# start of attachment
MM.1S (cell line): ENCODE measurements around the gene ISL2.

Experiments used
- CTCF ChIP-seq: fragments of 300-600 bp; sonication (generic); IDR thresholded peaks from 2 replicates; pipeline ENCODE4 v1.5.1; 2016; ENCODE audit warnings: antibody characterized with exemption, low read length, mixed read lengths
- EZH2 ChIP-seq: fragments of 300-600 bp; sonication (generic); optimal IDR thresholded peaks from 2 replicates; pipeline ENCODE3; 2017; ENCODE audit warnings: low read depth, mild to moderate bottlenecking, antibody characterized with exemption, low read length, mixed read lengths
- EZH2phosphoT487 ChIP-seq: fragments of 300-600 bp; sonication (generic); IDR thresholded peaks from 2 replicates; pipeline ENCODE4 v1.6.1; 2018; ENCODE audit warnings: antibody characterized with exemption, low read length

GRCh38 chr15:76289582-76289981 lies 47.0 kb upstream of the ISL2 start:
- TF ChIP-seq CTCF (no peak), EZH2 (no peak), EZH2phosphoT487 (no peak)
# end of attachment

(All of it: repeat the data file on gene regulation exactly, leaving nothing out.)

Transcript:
MM.1S (cell line): ENCODE measurements around the gene ISL2.

Experiments used
- CTCF ChIP-seq: fragments of 300-600 bp; sonication (generic); IDR thresholded peaks from 2 replicates; pipeline ENCODE4 v1.5.1; 2016; ENCODE audit warnings: antibody characterized with exemption, low read length, mixed read lengths
- EZH2 ChIP-seq: fragments of 300-600 bp; sonication (generic); optimal IDR thresholded peaks from 2 replicates; pipeline ENCODE3; 2017; ENCODE audit warnings: low read depth, mild to moderate bottlenecking, antibody characterized with exemption, low read length, mixed read lengths
- EZH2phosphoT487 ChIP-seq: fragments of 300-600 bp; sonication (generic); IDR thresholded peaks from 2 replicates; pipeline ENCODE4 v1.6.1; 2018; ENCODE audit warnings: antibody characterized with exemption, low read length

GRCh38 chr15:76289582-76289981 lies 47.0 kb upstream of the ISL2 start:
- TF ChIP-seq CTCF (no peak), EZH2 (no peak), EZH2phosphoT487 (no peak)